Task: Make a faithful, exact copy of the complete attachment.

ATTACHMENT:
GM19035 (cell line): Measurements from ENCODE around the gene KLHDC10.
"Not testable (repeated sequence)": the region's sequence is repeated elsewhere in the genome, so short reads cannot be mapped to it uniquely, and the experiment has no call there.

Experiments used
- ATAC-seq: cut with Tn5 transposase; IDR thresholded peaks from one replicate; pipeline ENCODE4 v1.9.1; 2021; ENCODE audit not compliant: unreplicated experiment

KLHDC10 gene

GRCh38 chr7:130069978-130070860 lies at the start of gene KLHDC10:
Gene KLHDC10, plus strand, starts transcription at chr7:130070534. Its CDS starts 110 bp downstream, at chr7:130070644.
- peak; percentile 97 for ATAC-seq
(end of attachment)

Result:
GM19035 (cell line): Measurements from ENCODE around the gene KLHDC10.
"Not testable (repeated sequence)": the region's sequence is repeated elsewhere in the genome, so short reads cannot be mapped to it uniquely, and the experiment has no call there.

Experiments used
- ATAC-seq: cut with Tn5 transposase; IDR thresholded peaks from one replicate; pipeline ENCODE4 v1.9.1; 2021; ENCODE audit not compliant: unreplicated experiment

KLHDC10 gene

GRCh38 chr7:130069978-130070860 lies at the start of gene KLHDC10:
Gene KLHDC10, plus strand, starts transcription at chr7:130070534. Its CDS starts 110 bp downstream, at chr7:130070644.
- peak; percentile 97 for ATAC-seq